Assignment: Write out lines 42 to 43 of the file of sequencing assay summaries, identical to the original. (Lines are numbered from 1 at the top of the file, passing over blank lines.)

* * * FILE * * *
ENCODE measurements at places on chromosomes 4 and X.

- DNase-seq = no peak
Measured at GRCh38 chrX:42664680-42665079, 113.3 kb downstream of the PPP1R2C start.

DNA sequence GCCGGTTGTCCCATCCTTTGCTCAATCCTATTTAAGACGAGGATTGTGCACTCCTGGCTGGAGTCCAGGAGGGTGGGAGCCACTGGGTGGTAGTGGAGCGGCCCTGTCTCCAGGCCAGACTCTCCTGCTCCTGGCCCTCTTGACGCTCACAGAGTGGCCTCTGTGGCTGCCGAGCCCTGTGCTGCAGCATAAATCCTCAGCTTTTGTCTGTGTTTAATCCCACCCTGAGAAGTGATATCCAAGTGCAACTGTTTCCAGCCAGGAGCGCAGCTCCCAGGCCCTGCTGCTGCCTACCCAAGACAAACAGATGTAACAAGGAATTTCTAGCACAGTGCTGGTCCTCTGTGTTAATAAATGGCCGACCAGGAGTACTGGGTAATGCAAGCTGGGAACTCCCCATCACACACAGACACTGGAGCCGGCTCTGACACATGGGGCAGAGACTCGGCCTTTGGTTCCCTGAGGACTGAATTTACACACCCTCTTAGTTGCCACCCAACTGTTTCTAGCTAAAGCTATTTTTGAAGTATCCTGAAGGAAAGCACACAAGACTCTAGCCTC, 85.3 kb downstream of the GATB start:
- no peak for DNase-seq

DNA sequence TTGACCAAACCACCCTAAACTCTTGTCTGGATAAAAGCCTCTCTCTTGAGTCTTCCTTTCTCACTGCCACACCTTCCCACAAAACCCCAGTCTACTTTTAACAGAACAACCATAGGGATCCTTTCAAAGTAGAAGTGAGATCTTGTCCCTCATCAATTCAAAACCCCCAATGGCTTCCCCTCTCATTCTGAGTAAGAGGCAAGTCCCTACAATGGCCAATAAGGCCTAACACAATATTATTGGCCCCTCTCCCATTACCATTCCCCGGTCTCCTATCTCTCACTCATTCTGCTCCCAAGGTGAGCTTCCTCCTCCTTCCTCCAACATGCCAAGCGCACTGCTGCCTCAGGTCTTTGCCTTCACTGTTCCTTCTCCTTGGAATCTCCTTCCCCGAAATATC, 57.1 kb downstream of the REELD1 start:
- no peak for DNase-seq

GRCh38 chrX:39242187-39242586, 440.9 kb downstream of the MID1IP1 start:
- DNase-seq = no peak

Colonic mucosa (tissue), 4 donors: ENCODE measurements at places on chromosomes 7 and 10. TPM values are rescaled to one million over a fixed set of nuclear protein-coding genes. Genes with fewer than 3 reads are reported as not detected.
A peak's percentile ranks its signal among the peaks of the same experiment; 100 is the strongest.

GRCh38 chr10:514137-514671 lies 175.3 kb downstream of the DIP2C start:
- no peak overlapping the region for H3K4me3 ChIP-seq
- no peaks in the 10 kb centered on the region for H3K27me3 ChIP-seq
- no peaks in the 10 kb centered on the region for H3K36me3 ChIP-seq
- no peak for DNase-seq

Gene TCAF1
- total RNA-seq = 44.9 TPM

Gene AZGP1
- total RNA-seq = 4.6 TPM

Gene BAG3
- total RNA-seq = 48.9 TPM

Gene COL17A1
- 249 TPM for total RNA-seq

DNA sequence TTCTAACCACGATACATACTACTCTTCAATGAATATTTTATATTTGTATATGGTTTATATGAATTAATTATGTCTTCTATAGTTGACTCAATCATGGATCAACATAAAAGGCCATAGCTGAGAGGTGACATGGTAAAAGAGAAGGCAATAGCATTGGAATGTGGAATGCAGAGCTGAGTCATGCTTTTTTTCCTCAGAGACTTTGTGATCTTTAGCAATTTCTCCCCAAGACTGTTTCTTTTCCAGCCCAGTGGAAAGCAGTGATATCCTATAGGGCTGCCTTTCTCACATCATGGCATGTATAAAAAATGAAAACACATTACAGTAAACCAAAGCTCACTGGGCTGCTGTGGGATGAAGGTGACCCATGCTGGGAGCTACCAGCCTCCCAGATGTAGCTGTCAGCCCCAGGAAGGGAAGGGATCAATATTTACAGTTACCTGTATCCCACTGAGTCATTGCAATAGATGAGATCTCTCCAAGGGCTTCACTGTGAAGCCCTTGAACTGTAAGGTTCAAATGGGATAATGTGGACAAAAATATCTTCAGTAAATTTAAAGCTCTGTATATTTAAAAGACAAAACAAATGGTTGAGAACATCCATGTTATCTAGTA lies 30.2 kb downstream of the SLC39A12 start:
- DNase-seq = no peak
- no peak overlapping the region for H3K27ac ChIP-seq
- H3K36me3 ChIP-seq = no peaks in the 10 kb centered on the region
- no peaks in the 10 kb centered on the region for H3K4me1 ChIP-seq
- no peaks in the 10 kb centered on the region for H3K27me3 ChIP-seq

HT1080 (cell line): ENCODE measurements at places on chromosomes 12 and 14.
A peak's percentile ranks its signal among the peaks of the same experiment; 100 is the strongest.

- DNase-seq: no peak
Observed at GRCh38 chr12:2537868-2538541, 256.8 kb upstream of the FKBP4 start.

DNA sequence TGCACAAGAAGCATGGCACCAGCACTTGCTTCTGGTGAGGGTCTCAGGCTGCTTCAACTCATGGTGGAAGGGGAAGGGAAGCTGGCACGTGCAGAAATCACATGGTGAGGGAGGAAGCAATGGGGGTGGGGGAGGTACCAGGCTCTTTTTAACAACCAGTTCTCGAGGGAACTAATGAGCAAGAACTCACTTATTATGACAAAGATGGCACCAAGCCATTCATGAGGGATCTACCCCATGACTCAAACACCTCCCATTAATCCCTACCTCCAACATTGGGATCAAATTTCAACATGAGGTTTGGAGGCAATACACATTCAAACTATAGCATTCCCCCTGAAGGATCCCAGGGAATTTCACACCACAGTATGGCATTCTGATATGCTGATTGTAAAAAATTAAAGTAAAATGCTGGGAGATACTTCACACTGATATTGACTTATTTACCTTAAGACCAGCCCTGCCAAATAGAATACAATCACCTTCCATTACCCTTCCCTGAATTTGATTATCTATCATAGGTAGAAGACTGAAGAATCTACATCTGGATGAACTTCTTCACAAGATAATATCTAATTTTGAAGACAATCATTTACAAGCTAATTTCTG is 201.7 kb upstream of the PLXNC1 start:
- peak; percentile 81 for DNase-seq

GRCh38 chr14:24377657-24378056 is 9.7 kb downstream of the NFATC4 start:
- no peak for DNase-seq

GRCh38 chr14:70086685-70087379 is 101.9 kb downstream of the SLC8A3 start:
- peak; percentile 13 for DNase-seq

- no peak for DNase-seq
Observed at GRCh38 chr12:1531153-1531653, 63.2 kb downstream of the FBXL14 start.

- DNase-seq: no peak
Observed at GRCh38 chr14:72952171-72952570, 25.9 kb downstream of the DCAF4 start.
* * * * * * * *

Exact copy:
Observed at GRCh38 chr12:1531153-1531653, 63.2 kb downstream of the FBXL14 start.

- DNase-seq: no peak